Intermediate level inactivates mycobacterium tuberculosis, vegetative bacteria, fungi, and lipid and nonlipid viruses. It does not kill resistant bacterial spores. It is equivalent to an EPA-registered, hospital-grade disinfectant effective against mycobacterium, such as a phenolic or chlorine.
Low-level kills most vegetative bacteria, fungi, and lipid viruses, including hepatitis B and HIV. It will not kill resistant spores or nonlipid viruses. It is equivalent to a hospital-grade disinfectant that is not EPA-registered as effective against mycobacterium, such as a quat.
Principles of Environmental Cleaning
Bedrails are an example of high-touch surfaces and should be cleaned more frequently than surfaces with minimal hand contact.
Although disinfectant-detergent formulations registered by the EPA are used for environmental surface cleaning, the actual physical removal of microorganisms and soil by scrubbing is probably as important, if not more so, than any antimicrobial effect of the cleaning agent used. 10
The activity of disinfectants against microorganisms depends on both the intrinsic qualities of the organisms (some are more innately resistant) while others depend on the chemical and physical environment. Key factors influencing the effectiveness of cleaning and disinfection are:11
- Concentration of disinfectant: The more concentrated the germicide, the greater its killing capacity. Higher concentrations, however, are more likely to damage surfaces. If the concentration is too low, the killing capacity is reduced.
- Number and location of microorganisms: The greater the number of organisms, the longer it takes for them to be destroyed by a germicide. How easily the organisms can be reached also is a factor. Horizontal surfaces have higher numbers of organisms than vertical surfaces, ceilings, and walls.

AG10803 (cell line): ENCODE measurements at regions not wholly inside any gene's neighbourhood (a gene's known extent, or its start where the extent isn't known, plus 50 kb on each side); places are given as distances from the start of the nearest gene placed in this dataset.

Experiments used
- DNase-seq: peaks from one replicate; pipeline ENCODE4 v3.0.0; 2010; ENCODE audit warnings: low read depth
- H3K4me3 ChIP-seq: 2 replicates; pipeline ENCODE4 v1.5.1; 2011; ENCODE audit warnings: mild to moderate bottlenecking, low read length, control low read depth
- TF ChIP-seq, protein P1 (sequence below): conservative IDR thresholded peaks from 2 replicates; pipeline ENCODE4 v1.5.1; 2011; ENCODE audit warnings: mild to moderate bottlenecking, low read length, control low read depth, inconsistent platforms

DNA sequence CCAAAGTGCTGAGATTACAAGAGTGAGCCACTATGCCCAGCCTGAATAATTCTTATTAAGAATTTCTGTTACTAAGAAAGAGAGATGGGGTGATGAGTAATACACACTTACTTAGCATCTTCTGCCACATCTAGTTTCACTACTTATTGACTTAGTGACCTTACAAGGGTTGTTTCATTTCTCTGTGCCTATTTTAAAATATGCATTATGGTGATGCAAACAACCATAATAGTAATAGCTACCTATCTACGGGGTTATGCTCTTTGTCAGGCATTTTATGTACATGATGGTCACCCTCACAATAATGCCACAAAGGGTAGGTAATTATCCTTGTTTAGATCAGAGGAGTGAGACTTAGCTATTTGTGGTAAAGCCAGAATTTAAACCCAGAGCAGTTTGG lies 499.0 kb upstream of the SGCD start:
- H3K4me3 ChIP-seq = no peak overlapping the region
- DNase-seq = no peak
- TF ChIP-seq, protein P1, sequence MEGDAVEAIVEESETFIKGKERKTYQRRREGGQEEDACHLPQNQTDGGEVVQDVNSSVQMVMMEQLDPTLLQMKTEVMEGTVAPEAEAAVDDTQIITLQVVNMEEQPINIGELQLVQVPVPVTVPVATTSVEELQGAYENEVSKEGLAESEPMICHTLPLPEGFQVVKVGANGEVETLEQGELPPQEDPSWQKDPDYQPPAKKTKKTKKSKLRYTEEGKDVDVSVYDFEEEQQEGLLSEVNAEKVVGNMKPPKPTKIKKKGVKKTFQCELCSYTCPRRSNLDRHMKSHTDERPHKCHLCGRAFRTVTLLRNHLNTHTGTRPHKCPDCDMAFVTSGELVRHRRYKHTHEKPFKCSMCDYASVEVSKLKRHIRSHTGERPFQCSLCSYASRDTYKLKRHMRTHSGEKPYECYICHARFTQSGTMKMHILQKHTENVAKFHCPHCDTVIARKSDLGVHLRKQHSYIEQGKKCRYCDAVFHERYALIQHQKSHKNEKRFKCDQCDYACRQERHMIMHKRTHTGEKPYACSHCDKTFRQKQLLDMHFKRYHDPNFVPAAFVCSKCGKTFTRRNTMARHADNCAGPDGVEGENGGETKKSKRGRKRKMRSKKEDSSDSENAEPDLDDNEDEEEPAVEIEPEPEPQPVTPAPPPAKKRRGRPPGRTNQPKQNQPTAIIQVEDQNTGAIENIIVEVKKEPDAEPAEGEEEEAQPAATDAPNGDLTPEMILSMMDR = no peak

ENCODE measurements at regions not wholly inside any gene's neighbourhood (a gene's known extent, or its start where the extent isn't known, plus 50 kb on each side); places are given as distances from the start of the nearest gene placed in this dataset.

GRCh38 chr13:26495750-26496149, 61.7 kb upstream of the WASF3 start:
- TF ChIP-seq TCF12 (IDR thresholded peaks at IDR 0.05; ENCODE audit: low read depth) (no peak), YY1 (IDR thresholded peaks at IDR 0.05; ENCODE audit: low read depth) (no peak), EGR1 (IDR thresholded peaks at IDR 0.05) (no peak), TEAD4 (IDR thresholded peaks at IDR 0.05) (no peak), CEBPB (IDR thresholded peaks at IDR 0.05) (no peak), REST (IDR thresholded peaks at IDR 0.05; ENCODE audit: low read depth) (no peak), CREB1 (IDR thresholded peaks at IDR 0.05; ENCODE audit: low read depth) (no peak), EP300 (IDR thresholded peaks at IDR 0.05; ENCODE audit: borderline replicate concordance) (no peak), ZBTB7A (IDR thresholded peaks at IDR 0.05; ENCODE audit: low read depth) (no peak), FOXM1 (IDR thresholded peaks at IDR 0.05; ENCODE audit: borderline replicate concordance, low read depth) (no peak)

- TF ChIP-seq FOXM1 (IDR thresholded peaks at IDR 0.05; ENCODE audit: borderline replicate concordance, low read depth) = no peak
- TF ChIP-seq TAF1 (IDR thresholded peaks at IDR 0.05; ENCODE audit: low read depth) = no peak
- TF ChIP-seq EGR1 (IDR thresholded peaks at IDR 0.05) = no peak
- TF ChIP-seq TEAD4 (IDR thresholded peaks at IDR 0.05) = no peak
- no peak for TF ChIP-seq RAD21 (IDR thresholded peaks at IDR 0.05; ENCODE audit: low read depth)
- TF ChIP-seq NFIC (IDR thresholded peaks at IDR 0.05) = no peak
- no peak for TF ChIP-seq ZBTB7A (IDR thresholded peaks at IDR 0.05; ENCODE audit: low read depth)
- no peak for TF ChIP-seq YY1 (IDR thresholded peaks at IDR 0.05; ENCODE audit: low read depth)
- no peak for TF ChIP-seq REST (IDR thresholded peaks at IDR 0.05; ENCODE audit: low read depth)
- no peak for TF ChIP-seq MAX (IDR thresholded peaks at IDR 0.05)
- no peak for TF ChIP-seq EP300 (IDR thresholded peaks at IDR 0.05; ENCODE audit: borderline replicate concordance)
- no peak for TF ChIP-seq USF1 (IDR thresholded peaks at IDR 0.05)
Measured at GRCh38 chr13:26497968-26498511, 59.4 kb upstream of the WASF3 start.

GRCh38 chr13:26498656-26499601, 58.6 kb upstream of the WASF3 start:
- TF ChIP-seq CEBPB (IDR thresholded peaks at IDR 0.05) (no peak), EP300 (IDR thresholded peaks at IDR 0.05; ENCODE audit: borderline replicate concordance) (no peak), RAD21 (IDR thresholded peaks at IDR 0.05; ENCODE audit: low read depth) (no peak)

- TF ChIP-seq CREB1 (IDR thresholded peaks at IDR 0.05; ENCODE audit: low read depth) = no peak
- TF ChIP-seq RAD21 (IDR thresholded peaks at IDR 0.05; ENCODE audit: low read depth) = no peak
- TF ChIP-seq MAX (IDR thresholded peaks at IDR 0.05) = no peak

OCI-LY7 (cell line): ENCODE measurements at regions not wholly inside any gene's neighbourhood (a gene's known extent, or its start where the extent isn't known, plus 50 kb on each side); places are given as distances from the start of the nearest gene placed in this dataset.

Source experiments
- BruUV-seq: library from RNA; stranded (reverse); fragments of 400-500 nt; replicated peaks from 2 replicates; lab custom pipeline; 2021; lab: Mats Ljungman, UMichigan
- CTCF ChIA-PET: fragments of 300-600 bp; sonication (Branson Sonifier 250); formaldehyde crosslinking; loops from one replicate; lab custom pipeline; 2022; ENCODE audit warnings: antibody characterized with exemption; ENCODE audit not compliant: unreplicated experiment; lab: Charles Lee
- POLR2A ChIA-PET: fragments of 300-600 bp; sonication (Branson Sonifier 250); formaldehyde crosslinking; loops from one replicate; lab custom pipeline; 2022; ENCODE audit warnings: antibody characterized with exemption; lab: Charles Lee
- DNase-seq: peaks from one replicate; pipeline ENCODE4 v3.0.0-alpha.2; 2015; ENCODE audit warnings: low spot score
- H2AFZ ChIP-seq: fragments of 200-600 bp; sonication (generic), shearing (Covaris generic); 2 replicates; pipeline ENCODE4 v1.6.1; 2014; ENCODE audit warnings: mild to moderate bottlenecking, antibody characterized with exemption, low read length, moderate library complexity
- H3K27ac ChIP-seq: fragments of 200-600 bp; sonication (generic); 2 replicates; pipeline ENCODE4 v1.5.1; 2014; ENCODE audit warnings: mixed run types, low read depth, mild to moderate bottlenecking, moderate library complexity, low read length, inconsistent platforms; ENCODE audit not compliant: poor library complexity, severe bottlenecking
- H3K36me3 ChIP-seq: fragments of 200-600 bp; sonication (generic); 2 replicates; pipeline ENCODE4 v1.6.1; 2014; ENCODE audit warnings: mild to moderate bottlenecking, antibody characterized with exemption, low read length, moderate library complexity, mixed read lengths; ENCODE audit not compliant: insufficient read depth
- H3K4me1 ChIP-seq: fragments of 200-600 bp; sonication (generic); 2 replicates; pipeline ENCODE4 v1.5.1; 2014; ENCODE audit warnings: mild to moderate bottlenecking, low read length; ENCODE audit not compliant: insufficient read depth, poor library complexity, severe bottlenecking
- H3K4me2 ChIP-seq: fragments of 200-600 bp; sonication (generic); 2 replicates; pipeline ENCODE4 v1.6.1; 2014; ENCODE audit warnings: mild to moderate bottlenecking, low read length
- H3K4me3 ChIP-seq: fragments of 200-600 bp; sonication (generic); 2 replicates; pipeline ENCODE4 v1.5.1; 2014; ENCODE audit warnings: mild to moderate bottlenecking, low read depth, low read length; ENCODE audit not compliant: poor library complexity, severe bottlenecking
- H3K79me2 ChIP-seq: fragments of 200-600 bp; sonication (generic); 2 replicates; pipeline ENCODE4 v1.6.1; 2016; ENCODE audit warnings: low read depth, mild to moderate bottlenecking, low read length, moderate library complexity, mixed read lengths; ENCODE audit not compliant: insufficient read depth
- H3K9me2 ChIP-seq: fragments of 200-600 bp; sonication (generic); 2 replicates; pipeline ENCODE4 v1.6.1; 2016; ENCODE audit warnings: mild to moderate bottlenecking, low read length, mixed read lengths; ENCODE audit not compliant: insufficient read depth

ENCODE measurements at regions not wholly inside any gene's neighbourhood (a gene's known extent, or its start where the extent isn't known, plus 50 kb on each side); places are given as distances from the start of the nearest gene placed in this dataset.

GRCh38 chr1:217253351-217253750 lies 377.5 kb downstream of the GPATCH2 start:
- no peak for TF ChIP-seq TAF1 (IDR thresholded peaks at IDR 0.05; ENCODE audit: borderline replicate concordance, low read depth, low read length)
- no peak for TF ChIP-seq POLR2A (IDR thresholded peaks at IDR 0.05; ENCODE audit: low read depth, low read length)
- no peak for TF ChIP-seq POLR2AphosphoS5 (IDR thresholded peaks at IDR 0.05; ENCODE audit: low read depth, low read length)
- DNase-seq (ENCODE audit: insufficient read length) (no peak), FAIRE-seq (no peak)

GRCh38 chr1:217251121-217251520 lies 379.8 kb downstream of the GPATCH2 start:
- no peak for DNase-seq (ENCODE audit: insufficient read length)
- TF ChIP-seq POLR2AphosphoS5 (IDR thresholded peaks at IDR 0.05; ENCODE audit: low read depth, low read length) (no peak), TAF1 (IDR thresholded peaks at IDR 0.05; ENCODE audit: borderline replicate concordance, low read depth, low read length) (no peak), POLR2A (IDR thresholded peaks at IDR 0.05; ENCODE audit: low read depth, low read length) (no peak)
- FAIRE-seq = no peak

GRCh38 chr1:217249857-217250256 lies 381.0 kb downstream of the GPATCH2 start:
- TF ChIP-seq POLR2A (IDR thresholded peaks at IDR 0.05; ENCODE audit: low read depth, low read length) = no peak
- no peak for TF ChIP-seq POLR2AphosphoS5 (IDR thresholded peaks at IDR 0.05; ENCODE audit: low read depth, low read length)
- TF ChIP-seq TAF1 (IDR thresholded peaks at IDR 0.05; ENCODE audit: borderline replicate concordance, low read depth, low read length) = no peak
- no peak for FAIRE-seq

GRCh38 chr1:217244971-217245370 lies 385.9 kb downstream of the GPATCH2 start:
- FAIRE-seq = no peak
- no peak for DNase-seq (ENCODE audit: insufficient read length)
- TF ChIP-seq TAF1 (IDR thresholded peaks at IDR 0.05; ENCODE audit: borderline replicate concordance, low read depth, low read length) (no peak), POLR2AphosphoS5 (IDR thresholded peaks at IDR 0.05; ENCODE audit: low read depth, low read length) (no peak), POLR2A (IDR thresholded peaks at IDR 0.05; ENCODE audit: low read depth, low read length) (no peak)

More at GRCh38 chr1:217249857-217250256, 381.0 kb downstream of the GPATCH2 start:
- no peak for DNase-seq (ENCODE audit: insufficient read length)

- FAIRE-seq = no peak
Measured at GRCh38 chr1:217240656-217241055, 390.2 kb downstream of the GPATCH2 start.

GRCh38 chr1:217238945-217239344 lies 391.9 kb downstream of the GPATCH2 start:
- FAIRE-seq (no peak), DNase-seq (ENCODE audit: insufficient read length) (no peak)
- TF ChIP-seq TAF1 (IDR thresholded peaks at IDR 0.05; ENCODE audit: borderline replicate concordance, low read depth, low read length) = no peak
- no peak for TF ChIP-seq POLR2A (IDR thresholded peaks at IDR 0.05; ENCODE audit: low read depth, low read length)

- Resistance of microorganisms to the germicide: Some organisms are intrinsically resistant to certain chemicals. The most resistant forms of microorganisms are spores; mycobacteria are also very resistant. Fortunately, HIV and hepatitis B are destroyed by low-level disinfectants.
- Contact time: To do its job, a germicide must have direct contact with the surfaces to be disinfected. Duration of exposure for adequate disinfection is related to the efficacy of the germicide and efficiency of the process.
- Physical and chemical factors: Temperature, pH, and water hardness affect the activity of most disinfectants.
- Quaternary ammonium compounds (quats) are low-level disinfectants used in the cleaning and disinfecting of housekeeping surfaces and some non-critical medical equipment. Some quats meet OSHA's bloodborne pathogen standard. Quats are good cleaning agents with a wide range of effectiveness. They have a pH closer to neutral than other disinfectants, are low cost, and have a reasonable shelf life. Drawbacks to using quats include their tendency to become inactivated by organic matter, and they are neutralized and absorbed by materials and fibers. Soap and hard water may limit quats' effectiveness, and they are not sporicidal or tuberculocidal. Each quat product will have different hard water tolerance, soil load, shelf life, and kill-claim capabilities.
- Phenolics are intermediate-level disinfectants used in the decontamination of laboratory surfaces and non-critical medical equipment. If tuberculocidal, phenolics meet the OSHA requirements for the clean-up of blood spills. They have a broad spectrum of antimicrobial activity and leave a film residual which expands the disinfection time. Phenolics are known to leave a film and build-up on surfaces that may irritate the skin and should be removed periodically. Phenolics are not recommended for the cleaning of incubators and other nursery surfaces unless properly diluted, rinsed with water, and used with good ventilation. 14 They are not sporicidal and are corrosive to rubber and certain plastics.